Nearshore Americas
Jamaica SEZ

Jamaica Under Pressure to Change SEZ Laws For Remote-Workers

The Jamaican government is increasing pressure to amend the country’s laws governing special economic zones (SEZ), as BPOs push to make remote working options permanent.

Under the existing SEZ regulations, the country’s BPO employees cannot take office devices, such as computers, to their homes for work. Nevertheless, nearly 40% of the country’s BPO staff remains working at home, thanks to a waiver that the government introduced in mid-2020 as Covid-19 spread throughout the island. The government has since been considering extending the waiver.

The Global Services Association of Jamaica (GSAJ), formerly known as the Business Process Industry Association of Jamaica (BPIAJ), wants the government to enact an entirely new policy, allowing call centers to convert their facilities into hybrid offices.

In other words, GSAJ is hoping that at least 30% of BPO employees will be given the legal permission to work from home permanently.

The government has not begun the legislative process formally, although some lawmakers look convinced about the need for the amendments.

Marlene Malahoo-Forte, Minister of Legal and Constitutional Affairs, has recently made it clear that she personally supports the idea of enacting a policy. However, she did not promise to ensure that such a policy will be enacted in the near term.

“You can be at ease (but) I can’t tell you how the Ministry of Finance and the Public Service will make the ultimate decision,” she told Jamaica Gleaner recently.

Foreign BPO providers are not voicing their demands openly. However, a few other industry bodies are heaping pressure on the government.

Andrew Fazio, director of business process outsourcing (BPO) and hospitality, Cable and Wireless Business, told reporters recently: “But what we really want to see is that there is a permanent work-from-home directive (law), so that large BPO companies [whose employees] want to work at home on a permanent basis are protected.”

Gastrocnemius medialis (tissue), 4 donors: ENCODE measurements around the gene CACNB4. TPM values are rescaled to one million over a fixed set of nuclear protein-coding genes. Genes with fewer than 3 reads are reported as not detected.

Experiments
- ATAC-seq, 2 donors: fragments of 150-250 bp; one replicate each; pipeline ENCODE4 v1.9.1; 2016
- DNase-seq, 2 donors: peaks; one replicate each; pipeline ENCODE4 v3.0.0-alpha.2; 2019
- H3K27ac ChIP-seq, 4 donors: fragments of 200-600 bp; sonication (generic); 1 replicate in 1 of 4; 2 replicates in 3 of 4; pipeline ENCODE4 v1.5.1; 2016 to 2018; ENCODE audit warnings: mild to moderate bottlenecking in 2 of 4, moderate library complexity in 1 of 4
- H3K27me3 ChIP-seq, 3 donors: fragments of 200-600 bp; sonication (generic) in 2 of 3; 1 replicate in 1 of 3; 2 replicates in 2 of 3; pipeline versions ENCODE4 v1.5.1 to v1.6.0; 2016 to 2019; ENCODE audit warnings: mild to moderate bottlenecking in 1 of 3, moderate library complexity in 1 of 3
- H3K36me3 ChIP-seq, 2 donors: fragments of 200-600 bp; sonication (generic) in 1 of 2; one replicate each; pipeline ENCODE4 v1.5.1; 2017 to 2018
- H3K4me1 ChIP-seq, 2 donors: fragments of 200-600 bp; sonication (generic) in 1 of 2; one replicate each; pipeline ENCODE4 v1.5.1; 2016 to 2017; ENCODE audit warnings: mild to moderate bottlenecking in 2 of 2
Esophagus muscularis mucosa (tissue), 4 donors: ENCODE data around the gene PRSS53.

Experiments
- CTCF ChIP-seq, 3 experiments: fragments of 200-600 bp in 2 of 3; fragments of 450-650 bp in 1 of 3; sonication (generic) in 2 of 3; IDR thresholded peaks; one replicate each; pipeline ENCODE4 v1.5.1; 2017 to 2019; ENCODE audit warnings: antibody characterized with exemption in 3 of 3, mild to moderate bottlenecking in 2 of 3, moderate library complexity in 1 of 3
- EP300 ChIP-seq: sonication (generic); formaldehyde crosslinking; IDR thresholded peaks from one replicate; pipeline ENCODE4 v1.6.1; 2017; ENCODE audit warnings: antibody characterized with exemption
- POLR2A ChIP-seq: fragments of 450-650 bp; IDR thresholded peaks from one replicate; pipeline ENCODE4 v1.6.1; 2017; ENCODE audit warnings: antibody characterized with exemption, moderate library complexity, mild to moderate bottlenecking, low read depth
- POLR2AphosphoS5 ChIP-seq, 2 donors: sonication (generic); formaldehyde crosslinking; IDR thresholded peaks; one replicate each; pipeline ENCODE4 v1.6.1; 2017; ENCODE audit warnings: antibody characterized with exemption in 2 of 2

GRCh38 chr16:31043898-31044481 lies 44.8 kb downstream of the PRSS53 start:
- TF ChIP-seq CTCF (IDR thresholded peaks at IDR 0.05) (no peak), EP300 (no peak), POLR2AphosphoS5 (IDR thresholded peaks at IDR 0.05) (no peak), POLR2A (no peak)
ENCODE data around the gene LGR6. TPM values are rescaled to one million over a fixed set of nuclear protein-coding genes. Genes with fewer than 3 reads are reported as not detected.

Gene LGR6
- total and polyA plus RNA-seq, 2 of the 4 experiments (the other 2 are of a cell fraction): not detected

The situation in Jamaica is not unique. BPO industry bodies in Nicaragua, Panama, Honduras, and Colombia, where firms located in SEZs have continued to enjoy tax benefits despite a significant number of their employees still working from home, are also urging their governments to amend SEZ laws.

SEZs and Jamaican BPO

More than 130 firms are operating in the country’s SEZs, according to local media reports. Thanks to their generous tax benefits, SEZs are among the favorite locations for BPOs to set up shop in the country.

Firms operating in SEZs are entitled to lower corporate income tax (12%) and are exempted from general consumption taxes. They are not required to pay duties on the equipment they import.

Some BPO firms say they cannot end remote-working arrangements at short notice due to the hires they have made over the past couple of years in response to the sudden surge in demand for IT/BPO services in the global marketplace.

Partha DeSarkar, Global CEO of HGS, told Ultra News in November that there would be an insufficient number of seats to accommodate returning staff if all employees were forced back to the office. HGS has significant operations in the Caribbean country.

Narayan Ammachchi

News Editor for Nearshore Americas, Narayan Ammachchi is a career journalist with a decade of experience in politics and international business. He works out of his base in the Indian Silicon City of Bangalore.

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